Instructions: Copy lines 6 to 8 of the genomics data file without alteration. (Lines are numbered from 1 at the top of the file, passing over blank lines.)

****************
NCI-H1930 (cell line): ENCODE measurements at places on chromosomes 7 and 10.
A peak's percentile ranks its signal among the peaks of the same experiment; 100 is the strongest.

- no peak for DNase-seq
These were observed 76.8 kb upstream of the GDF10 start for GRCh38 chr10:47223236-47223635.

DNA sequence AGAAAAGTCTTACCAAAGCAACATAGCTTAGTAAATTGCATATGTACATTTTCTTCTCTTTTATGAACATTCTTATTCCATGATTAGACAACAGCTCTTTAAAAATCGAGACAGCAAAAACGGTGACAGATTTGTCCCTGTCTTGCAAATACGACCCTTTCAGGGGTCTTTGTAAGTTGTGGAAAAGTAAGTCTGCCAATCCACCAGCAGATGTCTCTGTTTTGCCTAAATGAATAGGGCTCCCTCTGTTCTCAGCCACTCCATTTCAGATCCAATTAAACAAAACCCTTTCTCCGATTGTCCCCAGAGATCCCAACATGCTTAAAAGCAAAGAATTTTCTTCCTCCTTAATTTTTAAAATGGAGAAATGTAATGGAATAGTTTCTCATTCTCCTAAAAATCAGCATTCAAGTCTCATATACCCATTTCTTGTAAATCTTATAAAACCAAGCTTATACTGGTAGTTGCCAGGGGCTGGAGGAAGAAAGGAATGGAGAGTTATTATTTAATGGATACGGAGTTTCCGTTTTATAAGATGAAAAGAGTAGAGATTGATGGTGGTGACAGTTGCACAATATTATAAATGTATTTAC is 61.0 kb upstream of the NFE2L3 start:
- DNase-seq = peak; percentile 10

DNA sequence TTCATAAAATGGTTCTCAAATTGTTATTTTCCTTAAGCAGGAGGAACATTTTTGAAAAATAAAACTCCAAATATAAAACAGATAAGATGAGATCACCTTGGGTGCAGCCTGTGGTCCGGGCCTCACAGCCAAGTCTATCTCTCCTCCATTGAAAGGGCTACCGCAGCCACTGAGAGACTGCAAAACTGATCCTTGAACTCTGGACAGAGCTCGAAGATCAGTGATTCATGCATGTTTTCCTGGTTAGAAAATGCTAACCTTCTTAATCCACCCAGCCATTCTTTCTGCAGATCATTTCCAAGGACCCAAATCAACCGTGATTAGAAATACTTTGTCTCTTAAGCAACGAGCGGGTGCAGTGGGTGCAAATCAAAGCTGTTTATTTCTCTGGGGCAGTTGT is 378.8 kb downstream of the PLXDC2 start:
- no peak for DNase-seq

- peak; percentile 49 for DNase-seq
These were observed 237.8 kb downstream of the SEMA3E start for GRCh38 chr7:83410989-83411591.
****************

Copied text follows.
- DNase-seq = peak; percentile 10

DNA sequence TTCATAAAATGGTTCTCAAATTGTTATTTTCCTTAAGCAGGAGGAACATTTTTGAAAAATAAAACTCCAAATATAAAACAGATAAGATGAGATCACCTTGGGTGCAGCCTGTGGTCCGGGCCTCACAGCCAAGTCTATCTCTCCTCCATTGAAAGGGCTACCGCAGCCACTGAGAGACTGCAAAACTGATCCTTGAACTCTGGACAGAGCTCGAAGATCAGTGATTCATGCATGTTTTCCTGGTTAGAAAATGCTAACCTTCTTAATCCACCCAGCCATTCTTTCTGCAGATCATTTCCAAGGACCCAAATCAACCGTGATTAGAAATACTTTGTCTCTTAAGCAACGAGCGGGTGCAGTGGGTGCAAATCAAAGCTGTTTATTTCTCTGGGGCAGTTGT is 378.8 kb downstream of the PLXDC2 start:
- no peak for DNase-seq